In our almost 60 years of business, our team here at Madison Company and our many distributors across the United States have always been focused on customer collaboration, especially because many of our customer problems require a customized solution. During these years, we have developed many tools to support ‘the customer experience,’ even before that term was coined by professional marketers. Tools such as a website designed to help customers find information or purchase products, easy accessibility to our outstanding customer service team via phone, fax or email, or in-person visits from our outside sales folks have helped guide customers along their journey towards a viable sensing solution that saves time, money and aggravation.
Now we are witnessing the introduction of a new style of communication – the collaboration bot! Imagine that while chatting with a co-worker about an important project you need to know who within your company speaks French; the WhoBot can answer that question within your chat stream! Need to schedule a meeting with four co-workers? Assign that task to Zoom.ai or Meekan and save everyone time. If you just received confirmation that you are going to that conference or expo next month, use the Hipmunk or Kayak bots to check flights and reserve hotels for you, and then check with Mica – your hipster advisor bot – on what to do in this new city. This is just a small sampling of the 600 bots that are listed today with the Microsoft Bot Framework directory.
Of course, the most well-known bot is the ‘chat’ bot – that little screen that drops down and allows you to chat in real-time with a product expert. What are your thoughts on this type of collaboration? Do you think we at Madison should introduce a ‘chat’ bot on our website? Do you use collaboration bots or other types of apps to boost productivity? Please comment below and let us know what empowers your workplace!
Last week our friends over at Material Handling & Logistics News released a very handy guide aptly named "How to Survive Supply Chain Complexity" that should be on everyone's reading list. Having been a critical supplier to many companies during our 58 years in business, we would encourage special attention to the "supplier collaboration" section. Our support team team is constantly in search of ways to have greater transparency with our OEM and manufacturing clients, to increase the collaboration and improve the solutions Madison provides from one year to the next. Not only does the article describe four primary sources of Supply Chain complexity, they also describe seven solutions for managing Supply Chain complexity. Here are a few key takeaways:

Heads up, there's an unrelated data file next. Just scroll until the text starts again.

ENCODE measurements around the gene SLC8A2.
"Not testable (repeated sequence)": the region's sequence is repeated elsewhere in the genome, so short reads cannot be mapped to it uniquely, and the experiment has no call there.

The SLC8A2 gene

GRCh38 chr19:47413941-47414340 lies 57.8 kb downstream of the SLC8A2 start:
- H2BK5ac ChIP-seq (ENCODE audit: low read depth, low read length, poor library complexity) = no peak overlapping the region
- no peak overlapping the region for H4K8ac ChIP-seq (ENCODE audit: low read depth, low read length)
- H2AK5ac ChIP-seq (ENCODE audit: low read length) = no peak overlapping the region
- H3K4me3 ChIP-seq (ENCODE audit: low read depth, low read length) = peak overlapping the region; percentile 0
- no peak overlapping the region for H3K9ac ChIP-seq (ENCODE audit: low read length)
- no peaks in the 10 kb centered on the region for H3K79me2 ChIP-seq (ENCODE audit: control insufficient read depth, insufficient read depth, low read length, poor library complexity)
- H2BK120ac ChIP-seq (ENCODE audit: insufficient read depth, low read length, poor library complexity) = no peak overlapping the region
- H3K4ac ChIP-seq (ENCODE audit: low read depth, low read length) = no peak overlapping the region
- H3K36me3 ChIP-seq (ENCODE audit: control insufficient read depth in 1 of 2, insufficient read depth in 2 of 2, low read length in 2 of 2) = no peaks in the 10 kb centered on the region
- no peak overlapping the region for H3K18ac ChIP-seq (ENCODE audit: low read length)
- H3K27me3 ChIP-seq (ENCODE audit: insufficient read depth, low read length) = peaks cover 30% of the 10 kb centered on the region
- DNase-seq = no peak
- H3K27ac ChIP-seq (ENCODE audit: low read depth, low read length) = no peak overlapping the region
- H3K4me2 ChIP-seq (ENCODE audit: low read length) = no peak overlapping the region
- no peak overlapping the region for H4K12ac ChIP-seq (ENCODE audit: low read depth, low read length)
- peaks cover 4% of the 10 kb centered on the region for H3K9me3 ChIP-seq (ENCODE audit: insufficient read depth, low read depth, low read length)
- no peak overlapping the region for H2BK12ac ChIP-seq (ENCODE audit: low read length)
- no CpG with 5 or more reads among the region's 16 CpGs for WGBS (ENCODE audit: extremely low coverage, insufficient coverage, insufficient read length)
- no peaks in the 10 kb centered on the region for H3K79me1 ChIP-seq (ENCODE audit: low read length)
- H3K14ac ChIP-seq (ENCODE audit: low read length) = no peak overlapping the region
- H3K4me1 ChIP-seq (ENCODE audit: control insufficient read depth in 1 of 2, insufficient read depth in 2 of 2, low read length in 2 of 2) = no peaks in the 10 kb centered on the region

1. Companies feel that good partners helped them address complexity by enhancing product and process innovation.
2. Transparent collaboration between a company and its partners opens up opportunities to reduce the processing exceptions that introduce complexity.
3. If suppliers better understood the role their output created, they’d be better positioned both to help deliver the best possible product and to do it in a manner that smoothed the flow and reduced complexity along the way.
Be sure to take a few minutes this week to learn these important survival tactics for our modern times!
Exactly one week ago we witnessed the kick-off to the annual Consumer Electronics Show (CES) that has unveiled to the world, for over 50 years, the latest in technology, home electronics and new gadgets. This year the devices getting the greatest media attention seemed to be virtual and augmented reality glasses and goggles, as well as fold-out, multi-screen laptops. One common theme, frequently repeated for business and industial device use, was "virtual collaboration". According to VR and AR device manufacturers, our near future will evolve beyond basic emails, instant messaging, confernece calls and Skype sessions. Very soon you'll be able to don a head mounted display, connect with two or more other experts in any global location, and have them see what you see to virtually collaborate, brain storm and make sound business decisions. While all of this, on the surface, sounds like a brave new world, this seems like an ideal time to revisit this powerful year-old article from Harvard Business Review titled Collaboration Overload. Spending just a few minutes with this study you'll soon discover that only 3-5% of employees truly add value to collaborations and, frequently, what begins as a virtuous cycle and quickly turns to a vicious one. Those who are frequently the most helpful during collaborations become bottlenecks in the future as organizations wait for their valued opinions to be expressed before any progress is made. So as we see more powerful "virtual collaboration" tools in our future, we hope this important study helps you maintain a results reality and doesn't contribute to the burnout, disengagement and turnover that is becoming routine within a seemingly endless stream of meetings, debates, discussions and decisions.